Scientists Are Working On A 'Superplant' To Save The Planet From Climate Change

“We’re trying to do something that’s a huge, complicated thing even though it sounds so simple."

Dr. Joanne Chory is fighting off Parkinson's disease while she tries to find a way to save the planet. Right now, her leading idea is a genetically modified "superplant."

Chory hopes to leverage plants' natural ability to capture and store carbon and genetically modify them to increase their abilities. If she's successful, the plants will be better able to absorb carbon in the air, capable of storing more carbon in their roots and release less carbon into the atmosphere when they die.

"We're trying to do something that's a huge, complicated thing even though it sounds so simple," Chory told The Guardian"Plants evolved to suck up CO2 and they're really good at it. And they concentrate it, which no machine can do, and they make it into useful materials, like sugar. They suck up all the CO2, they fix it, then it goes back up into the atmosphere."

Chory's work is already underway at the Salk Institute in California, which has dubbed its hopeful finished product Ideal Plants. 


Dr. Joanne Chory of the Salk Institute.  Salk Institute

Chory is using familiar gene editing techniques and CRISPR to change plants, according to Financial Times. If she can develop plants that store more carbon dioxide in their roots, and then convince farmers across the globe to use those plants in mass, it'd do enough to slow down climate change. Salk Institute, founded by Jonas Salk, who developed the first polio vaccine, is backing her work. The Salk team says a solution like Chory's could "achieve as much as a 46% annual reduction in excess CO2 emissions produced by humans," The Guardian said. 

Naturally, there are a few major obstacles. The first two have to do with time: the world has already warmed by one degree Celsius, and many scientists believe the threshold for irreversible damage to the environment is two degrees Celsius, which is approaching quickly. The other is Chory's battle with Parkinson's, which she understands could inhibit her ability to research the gene editing methods.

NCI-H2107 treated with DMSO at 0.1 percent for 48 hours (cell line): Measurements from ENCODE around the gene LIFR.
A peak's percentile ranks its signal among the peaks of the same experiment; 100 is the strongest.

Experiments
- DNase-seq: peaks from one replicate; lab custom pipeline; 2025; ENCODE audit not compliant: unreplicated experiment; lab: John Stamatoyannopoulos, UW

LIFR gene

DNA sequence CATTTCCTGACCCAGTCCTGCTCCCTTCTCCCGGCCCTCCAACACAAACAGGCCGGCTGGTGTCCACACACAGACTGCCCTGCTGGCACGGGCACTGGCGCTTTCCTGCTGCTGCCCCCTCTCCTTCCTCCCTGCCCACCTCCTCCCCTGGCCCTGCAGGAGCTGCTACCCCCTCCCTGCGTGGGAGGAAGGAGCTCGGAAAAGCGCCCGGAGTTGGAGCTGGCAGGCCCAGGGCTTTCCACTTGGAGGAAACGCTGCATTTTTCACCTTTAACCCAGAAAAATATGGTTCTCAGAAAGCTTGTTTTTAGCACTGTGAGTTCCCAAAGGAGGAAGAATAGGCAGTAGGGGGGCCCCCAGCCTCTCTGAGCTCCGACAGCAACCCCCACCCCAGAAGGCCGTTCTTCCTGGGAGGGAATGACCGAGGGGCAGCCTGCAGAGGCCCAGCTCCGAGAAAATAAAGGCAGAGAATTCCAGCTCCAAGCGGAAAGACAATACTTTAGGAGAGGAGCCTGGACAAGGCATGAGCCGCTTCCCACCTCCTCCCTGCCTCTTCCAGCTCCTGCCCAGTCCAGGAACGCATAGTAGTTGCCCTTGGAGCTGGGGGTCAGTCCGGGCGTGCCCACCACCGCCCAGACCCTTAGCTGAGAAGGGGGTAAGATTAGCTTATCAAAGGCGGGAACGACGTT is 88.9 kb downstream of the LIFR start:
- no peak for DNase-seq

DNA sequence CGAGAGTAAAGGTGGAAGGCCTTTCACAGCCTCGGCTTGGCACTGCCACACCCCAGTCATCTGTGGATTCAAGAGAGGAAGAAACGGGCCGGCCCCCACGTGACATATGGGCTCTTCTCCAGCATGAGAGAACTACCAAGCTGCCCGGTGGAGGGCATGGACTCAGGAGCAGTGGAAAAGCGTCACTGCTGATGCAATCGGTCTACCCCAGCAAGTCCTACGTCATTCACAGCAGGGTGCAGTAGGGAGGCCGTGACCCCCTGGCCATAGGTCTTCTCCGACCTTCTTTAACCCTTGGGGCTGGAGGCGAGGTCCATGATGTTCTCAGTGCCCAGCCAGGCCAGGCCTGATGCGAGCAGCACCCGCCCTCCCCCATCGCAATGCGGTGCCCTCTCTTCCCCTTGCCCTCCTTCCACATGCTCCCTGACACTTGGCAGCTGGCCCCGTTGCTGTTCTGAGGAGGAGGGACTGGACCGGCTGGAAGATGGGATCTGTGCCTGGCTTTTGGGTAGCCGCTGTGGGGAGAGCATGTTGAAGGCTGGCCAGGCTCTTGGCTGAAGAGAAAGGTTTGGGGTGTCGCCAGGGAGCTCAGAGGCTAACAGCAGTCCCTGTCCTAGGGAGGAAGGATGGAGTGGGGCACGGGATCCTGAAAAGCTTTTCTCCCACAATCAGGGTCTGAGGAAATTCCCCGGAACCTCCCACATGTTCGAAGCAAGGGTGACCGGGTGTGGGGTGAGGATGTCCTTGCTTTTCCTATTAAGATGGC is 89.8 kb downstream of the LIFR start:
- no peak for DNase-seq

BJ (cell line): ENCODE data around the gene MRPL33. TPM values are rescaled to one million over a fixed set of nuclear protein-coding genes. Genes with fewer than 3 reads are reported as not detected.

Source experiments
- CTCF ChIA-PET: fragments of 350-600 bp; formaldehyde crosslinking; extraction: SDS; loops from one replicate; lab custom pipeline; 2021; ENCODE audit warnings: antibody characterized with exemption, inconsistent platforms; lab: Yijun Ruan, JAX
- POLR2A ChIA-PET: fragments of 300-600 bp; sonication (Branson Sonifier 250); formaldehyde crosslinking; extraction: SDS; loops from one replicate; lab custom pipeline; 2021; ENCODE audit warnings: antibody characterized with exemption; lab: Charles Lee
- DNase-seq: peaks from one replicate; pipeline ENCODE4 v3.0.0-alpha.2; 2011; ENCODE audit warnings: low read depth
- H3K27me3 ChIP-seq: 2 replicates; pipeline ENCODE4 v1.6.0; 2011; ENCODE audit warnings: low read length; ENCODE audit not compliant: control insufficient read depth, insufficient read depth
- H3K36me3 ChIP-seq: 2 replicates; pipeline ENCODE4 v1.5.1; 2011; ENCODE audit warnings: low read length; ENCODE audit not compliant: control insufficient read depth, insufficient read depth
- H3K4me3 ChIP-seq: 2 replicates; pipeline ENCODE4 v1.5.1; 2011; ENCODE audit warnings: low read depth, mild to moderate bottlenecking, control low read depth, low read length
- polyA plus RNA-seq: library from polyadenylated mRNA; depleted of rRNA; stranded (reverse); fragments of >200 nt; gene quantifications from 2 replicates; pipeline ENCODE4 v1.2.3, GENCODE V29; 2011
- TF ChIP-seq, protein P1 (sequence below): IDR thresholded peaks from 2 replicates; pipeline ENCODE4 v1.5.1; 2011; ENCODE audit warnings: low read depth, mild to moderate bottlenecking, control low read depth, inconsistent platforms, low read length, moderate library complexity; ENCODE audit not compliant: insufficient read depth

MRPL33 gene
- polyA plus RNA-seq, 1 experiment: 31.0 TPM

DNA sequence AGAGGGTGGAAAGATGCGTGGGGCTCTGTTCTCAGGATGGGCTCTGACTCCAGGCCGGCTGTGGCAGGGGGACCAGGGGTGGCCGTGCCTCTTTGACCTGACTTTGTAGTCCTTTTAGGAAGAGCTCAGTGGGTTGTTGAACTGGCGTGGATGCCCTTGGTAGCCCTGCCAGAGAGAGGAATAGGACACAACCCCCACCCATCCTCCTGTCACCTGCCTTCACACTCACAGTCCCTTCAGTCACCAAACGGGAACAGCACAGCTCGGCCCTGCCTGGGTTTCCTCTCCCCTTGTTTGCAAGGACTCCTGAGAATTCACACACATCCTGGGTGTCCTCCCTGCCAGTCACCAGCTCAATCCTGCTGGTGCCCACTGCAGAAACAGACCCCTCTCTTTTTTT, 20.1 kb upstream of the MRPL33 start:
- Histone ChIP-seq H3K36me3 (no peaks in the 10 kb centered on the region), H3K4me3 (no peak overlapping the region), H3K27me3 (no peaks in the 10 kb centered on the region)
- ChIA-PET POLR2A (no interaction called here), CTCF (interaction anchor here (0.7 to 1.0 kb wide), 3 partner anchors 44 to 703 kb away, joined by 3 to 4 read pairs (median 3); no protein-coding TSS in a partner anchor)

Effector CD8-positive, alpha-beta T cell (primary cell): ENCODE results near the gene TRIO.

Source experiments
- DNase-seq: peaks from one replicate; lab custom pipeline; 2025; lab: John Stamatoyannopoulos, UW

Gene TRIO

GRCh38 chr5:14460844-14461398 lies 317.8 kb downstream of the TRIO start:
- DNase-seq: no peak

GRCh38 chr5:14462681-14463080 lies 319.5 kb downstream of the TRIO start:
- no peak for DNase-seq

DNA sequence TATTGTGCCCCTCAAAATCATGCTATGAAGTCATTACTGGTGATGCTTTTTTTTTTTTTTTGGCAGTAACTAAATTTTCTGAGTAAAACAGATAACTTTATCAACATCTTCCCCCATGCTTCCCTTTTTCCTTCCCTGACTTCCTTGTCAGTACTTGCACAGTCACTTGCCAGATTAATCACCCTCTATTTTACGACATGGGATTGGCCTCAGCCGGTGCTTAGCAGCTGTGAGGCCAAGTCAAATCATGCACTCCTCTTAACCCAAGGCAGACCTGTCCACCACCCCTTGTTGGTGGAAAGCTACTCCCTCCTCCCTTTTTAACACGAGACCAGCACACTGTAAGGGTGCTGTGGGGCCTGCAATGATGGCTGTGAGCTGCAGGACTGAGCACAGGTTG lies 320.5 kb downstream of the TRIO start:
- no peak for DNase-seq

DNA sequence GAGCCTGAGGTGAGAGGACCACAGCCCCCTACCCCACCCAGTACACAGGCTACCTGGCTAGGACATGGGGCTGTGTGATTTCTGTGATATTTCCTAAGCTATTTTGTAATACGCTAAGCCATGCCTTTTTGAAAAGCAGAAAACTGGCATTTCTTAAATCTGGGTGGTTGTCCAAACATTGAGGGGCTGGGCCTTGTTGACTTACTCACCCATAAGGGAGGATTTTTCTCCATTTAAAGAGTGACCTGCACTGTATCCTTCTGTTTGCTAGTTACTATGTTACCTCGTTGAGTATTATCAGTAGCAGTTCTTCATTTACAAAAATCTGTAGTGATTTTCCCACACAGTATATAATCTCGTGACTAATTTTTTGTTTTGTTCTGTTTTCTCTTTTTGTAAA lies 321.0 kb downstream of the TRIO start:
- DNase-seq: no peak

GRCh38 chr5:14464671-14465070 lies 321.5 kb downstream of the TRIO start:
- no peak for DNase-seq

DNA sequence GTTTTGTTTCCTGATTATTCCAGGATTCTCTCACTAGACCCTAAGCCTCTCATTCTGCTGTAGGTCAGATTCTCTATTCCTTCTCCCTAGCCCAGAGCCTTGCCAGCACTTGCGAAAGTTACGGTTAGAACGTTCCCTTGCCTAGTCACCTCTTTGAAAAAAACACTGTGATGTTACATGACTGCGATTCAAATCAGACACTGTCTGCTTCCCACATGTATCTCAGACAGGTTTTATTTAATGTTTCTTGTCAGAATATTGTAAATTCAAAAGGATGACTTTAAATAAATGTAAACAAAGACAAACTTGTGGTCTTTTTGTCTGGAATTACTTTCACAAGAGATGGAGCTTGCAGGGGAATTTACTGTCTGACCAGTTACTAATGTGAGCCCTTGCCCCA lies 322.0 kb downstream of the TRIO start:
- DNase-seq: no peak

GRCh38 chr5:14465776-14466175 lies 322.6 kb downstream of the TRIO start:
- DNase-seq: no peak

"I feel like I have the weight of the world on my shoulders," Chory told The Guardian. "It is a lot of pressure."

The other obstacle is if the perfect carbon-absorbing plant and soils are created, getting farmers to adopt them. Scientists at the Salk Institute concede that they can't predict how these plants might impact the earth, but the climatologists concerned about global warming also know that some of the most popular ideas for reducing carbon emissions — like carbon capture — are not scalable. Spreading a superplant across the globe looks like a more feasible large-scale solution than finding or developing the technology needed for some other popular ideas.

"The whole job of plants is to take carbon dioxide out of the atmosphere and turn those carbon molecules into sugars, into biomass," Julie Law, an associate professor at the Salk Institute, told the Financial Times. "They have basically been adapted to take carbon dioxide as their food source... The beauty is that plants are already doing this on such a large global scale, that if we can just tap into that a little bit, we can make a big impact."

Cover image via Shutterstock /  Yein Jeon.


Subscribe to our newsletter and get the latest news and exclusive updates.